Pavement - Quarantine the Past
Emerging amidst the Seattle-centric music scene of the early nineties, Pavement’s breakthrough album, Slanted and Enchanted, eschewed the guts and grit approach of the era, in favour of pop-hook-astute, lo-fi indie which, refreshingly, didn’t need to take itself too seriously.
From the bargain-bin production, singer Stephen Malkmus’ purposefully abstracted lyrics and their endearingly shambolic collective instrumentation, a truly unique voice emerged brimming with fresh ideas. And whilst subsequent albums were increasingly grown up and glossed over, that early promise never really faded throughout. Perhaps unsurprisingly, with the release of their career retrospective Quarantine the Past, we’re met with a high quality catalogue for the most part.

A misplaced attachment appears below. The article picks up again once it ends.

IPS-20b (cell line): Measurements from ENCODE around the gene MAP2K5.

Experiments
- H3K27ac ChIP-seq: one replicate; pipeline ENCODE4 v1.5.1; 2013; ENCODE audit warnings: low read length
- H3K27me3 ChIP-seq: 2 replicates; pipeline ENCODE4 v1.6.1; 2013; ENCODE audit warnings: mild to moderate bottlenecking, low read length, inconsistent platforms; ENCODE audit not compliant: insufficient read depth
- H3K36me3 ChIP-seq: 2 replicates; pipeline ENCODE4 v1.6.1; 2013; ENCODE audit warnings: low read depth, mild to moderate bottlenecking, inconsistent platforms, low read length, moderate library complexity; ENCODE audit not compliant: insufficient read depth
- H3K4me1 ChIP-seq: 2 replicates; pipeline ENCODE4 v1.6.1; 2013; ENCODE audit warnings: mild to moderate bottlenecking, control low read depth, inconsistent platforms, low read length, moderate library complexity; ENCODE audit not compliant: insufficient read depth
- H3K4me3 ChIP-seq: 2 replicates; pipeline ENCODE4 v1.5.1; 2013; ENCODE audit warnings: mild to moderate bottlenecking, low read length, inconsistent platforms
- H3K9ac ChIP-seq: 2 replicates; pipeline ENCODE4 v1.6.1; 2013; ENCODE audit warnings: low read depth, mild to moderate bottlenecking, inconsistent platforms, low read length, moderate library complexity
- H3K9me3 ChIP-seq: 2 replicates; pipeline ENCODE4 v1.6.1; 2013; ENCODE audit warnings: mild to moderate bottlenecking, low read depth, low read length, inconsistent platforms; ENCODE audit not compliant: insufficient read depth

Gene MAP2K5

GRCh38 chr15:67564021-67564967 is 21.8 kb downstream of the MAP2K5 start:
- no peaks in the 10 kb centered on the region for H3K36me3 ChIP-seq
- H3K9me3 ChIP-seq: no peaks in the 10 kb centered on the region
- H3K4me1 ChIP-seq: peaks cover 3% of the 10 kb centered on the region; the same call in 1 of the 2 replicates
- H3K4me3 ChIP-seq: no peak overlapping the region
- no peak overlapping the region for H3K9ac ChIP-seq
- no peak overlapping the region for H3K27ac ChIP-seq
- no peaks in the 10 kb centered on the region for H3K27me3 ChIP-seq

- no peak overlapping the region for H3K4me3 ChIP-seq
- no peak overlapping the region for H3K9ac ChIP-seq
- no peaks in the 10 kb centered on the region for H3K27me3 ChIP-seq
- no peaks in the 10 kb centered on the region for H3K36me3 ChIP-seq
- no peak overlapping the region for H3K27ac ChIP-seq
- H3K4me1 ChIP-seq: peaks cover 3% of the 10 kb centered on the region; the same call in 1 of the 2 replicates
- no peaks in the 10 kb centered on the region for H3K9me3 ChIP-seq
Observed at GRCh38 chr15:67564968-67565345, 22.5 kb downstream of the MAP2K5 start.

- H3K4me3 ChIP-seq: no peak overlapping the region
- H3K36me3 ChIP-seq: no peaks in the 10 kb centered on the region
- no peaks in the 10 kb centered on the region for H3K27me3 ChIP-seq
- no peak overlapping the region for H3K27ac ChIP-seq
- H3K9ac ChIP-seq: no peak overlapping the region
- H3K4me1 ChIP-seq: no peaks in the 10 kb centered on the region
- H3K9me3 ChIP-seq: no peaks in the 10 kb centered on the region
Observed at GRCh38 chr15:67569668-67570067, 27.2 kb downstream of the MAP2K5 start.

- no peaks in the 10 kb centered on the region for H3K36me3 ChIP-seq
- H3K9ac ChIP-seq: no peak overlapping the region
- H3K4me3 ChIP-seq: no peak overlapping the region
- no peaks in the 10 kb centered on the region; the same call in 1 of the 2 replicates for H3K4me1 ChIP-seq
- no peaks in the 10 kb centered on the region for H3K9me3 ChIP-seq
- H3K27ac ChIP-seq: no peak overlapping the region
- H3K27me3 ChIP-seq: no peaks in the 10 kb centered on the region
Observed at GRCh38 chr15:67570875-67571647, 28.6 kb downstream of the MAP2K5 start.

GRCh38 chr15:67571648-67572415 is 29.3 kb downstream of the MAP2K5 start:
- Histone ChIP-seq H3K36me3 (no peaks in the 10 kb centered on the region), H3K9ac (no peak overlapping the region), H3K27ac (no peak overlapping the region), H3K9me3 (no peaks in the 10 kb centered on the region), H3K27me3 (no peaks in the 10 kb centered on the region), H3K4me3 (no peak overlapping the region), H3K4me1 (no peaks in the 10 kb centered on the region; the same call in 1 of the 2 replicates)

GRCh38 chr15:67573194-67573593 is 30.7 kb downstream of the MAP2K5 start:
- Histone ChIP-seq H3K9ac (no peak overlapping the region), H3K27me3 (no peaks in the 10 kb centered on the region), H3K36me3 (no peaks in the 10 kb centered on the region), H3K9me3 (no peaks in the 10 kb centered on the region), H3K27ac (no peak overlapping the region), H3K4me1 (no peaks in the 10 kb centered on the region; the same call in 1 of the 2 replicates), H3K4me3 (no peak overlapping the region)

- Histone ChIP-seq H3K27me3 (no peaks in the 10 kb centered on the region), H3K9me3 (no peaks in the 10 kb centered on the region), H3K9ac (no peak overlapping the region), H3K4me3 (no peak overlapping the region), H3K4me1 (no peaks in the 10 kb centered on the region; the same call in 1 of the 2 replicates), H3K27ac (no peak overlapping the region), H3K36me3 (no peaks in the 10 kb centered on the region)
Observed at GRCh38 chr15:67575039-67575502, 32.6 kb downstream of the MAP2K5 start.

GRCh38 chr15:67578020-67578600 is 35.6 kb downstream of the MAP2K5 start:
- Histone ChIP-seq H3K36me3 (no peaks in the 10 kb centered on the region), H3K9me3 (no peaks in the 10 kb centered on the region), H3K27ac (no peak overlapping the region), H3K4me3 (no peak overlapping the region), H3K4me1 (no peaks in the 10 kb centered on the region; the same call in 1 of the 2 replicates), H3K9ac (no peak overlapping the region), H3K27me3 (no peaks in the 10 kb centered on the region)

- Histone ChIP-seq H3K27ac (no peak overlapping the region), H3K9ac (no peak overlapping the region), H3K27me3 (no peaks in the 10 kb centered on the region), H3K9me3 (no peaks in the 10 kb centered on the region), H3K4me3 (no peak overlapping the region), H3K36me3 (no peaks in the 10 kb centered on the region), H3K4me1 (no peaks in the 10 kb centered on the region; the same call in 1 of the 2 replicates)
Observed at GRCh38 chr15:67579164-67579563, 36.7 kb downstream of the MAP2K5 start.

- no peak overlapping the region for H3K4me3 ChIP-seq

There are a number of sadly missed omissions, most significantly in Rattled by the Rush and Loretta’s Scars, perhaps made more notable with the inclusion of some overly indulgent moments such as Angel Carver Blues, and the misguided ode to The Fall, Two States. However these trivial mis-steps are balanced by twenty plus reminders as to why Pavement remain so influential. Ultimately, as a stand alone album Quarantine the Past is near faultless, and a must have for the newly inaugurated. There’s a whole world of Pavement out there, and if you haven’t already discovered it, now is undoubtedly the time. [Paul Neeson]